By Peg Ayers
A good leader is a person who takes a little more than his share of the blame and
a little less than his share of the credit.
John C. Maxwell
In my years in contact center leadership, my team and I debated many topics and searched for answers to such burning questions as, “Should we allow people to wear shorts to work?”, “Is one minute late REALLY late?”, and “Are you sure we should do ‘Take your child to work day’ again?”. But the one we spent the most time on, because it was the most critical to our success was, “How do we help our contact center leaders and supervisors better lead their people?”
Like most contact centers, we nearly always promoted from within: posting supervisor positions, interviewing candidates, reviewing their current work, and offering the promotion to the person we thought would do the best job. Sometimes we chose well. Other times we were disappointed. Some applicants talked a good game and had good stats as an agent, but that didn’t translate to success as a supervisor.
We found several consistent issues for new supervisors.
People don’t like to be told what to do when they’re working on the frontlines, but it’s amazing how fast some forget that once they’re in positions of power. Despite examples from the top that show nobody is above doing any job, some new supervisors are quick to take advantage of their new role and start, literally, bossing people around.
A new supervisor is onstage all the time, and everything they do is scrutinized by the frontline associates. In their new leadership positions, some feel the rules no longer apply to them. They work hard, perhaps working additional hours without overtime pay, so if they want to smoke a couple of extra cigarettes and take another 10 minutes at break to do it, they’re entitled, right? They don’t realize how this undermines their credibility and leaves them in a tough position when they have to discuss a failure to meet expectations with someone on their team.
When a new supervisor comes from the ranks of frontline agents, they bring with them their relationships with those other agents. Friends may now be expecting better treatment, while rivals and those from other cliques are ready to criticize every move. The new supervisor doesn’t want to give up long-time relationships, which may involve going to lunch regularly, spending time with each other’s families, or socializing at the bar after work. “Certainly,” they say, “I can’t be expected to give up my friends!”
Some new (and not so new) leaders tend to “please up and punch down.” They are all sweetness and light to the center leaders, while releasing their wrath on subordinates if they’re not getting the results that will make the supervisor look good. Others salute when given direction by their managers, then pass that direction down by saying, “I don’t agree with this, but we have to do it because the bosses said so.”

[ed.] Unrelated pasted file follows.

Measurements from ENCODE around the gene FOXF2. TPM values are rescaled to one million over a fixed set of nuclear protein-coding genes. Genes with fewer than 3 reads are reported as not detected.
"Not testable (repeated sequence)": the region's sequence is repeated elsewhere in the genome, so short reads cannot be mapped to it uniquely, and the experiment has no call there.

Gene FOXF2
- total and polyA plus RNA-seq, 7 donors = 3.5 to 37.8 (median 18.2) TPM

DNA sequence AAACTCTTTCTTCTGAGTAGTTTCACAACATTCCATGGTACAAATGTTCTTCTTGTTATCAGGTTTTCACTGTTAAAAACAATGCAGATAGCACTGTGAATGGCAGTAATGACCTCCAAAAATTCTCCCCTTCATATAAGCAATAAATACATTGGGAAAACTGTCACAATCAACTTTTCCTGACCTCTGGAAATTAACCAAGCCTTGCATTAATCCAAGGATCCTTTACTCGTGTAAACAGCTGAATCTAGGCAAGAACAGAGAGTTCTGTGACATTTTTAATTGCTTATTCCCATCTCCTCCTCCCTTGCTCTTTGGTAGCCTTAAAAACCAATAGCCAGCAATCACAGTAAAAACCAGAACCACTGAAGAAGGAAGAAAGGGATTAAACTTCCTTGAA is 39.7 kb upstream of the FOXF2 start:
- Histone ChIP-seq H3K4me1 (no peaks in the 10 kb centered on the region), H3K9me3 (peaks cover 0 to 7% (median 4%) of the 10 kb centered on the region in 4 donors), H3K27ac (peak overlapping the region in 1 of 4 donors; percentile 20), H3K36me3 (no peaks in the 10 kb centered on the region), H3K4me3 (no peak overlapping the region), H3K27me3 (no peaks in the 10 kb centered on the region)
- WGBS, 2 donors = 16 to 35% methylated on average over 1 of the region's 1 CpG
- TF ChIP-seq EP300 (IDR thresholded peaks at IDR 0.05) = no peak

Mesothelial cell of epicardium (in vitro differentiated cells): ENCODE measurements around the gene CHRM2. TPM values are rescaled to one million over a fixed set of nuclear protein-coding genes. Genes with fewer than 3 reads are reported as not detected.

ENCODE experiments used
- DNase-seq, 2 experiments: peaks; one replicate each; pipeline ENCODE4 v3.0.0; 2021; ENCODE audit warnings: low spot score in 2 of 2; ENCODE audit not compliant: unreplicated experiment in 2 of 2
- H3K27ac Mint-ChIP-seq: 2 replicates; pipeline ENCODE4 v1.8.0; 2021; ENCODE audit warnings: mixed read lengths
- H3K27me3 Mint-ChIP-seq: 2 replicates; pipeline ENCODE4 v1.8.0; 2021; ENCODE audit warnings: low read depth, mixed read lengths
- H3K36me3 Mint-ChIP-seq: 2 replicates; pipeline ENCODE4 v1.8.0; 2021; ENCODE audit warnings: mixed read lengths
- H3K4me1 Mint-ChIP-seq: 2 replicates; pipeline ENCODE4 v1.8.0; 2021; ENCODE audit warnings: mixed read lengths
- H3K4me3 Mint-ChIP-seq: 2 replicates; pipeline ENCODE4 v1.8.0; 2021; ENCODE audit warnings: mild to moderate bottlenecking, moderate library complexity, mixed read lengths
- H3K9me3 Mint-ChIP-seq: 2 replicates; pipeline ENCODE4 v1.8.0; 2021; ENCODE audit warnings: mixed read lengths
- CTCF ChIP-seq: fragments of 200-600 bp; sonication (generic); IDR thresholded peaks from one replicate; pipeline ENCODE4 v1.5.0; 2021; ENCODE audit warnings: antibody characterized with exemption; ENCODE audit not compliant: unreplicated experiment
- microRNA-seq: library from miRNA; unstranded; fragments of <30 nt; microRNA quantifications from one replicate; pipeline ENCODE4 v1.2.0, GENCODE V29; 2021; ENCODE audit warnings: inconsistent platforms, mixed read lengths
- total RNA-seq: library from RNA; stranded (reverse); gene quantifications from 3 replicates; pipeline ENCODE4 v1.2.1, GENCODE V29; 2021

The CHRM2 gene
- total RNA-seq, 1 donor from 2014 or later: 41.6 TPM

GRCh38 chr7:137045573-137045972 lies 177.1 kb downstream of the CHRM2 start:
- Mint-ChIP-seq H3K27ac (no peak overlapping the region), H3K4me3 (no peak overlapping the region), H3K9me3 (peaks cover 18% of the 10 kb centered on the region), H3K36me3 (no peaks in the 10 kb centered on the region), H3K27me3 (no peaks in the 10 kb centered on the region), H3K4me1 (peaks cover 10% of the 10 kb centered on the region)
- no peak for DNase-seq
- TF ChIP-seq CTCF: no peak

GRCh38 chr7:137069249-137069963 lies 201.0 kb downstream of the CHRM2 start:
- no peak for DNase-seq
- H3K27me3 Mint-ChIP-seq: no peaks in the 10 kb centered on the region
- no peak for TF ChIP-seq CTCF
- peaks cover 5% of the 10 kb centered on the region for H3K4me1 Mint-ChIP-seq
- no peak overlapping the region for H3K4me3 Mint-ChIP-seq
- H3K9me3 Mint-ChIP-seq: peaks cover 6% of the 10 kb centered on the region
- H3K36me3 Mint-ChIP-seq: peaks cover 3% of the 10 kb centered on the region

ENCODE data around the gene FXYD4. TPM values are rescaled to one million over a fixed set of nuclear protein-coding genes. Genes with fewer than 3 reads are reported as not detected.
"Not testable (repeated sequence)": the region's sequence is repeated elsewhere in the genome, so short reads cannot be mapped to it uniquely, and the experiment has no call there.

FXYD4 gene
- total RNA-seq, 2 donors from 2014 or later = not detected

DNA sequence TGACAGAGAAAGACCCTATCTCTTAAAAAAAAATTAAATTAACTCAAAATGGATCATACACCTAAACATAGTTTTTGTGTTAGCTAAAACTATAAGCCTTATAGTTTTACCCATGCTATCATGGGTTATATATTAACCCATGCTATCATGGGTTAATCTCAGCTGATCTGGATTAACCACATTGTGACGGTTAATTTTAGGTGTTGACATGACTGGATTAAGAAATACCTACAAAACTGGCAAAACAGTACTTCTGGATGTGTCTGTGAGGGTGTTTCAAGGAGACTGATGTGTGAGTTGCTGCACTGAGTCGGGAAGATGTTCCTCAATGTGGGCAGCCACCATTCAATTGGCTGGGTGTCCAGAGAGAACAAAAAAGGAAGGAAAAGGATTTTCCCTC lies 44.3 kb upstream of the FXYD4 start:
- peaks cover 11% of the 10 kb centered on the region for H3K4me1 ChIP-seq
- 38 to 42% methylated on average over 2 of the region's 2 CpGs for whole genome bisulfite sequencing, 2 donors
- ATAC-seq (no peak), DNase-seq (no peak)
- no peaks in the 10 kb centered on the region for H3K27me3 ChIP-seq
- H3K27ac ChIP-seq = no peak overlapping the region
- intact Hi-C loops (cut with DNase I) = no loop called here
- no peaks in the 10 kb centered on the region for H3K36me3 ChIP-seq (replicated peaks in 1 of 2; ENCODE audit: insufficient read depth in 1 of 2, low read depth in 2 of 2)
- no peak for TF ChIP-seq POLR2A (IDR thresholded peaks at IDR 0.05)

New contact center leaders tend to be insecure, and insecure leaders don’t like to say they don’t know. They prefer to keep their information and their questions to themselves. They do not delegate, as this could be seen as weakness or failure to do their job themselves.
Conversations about expectations and shortcomings can be difficult for new supervisors. They may soft-pedal issues, not wanting to hurt an agent’s feelings. Then they wonder why their team is not succeeding. And receiving feedback as a new supervisor can be challenging. They are used to being the best agents, getting nothing but good feedback. Now they’ve been promoted and may be receiving criticism beyond what they’ve experienced on the frontline. Rather than learn from it, they are offended and begin to think they are treated unfairly.
John Maxwell says, “A good leader is a person who takes a little more than his share of the blame and a little less than his share of the credit.” New supervisors tend to get this backwards, leading to resentment on the part of their subordinates.
The keys to solving these issues revolve around training, leadership trust at all levels and a good example from the top. We have had success with new hire training that addresses all of these areas and much more, with role playing and regular reinforcement throughout.
A particularly successful approach for us involved pre-supervisor training. Those who were interested in supervisory positions applied for this ongoing training, going through panel interviews, and making presentations as they would when they applied for a supervisory position. Those who were accepted received some of the same training the supervisors got, and they were given mentors from the Senior Leadership team to meet with monthly.
Many of the issues listed will thrive in an atmosphere where top leadership is not involved with the frontline staff. If an agent on the phone doesn’t know who the CEO is, or can’t pick him/her out of a lineup, that agent is not going to report an issue. It will get buried rather than take a chance on retribution from the direct supervisor. The top brass has to be tuned in to the frontline.
Leaders need to learn to approach their positions as described in this poem by Lao Tzu, which I always kept posted at my desk:
Go to the people. Live with them. Learn from them. Love them. Start with what they know.
Build with what they have. But with the best leaders, when the work is done,
the task accomplished, the people will say, “We have done it ourselves.”
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(Sep 1, 2020)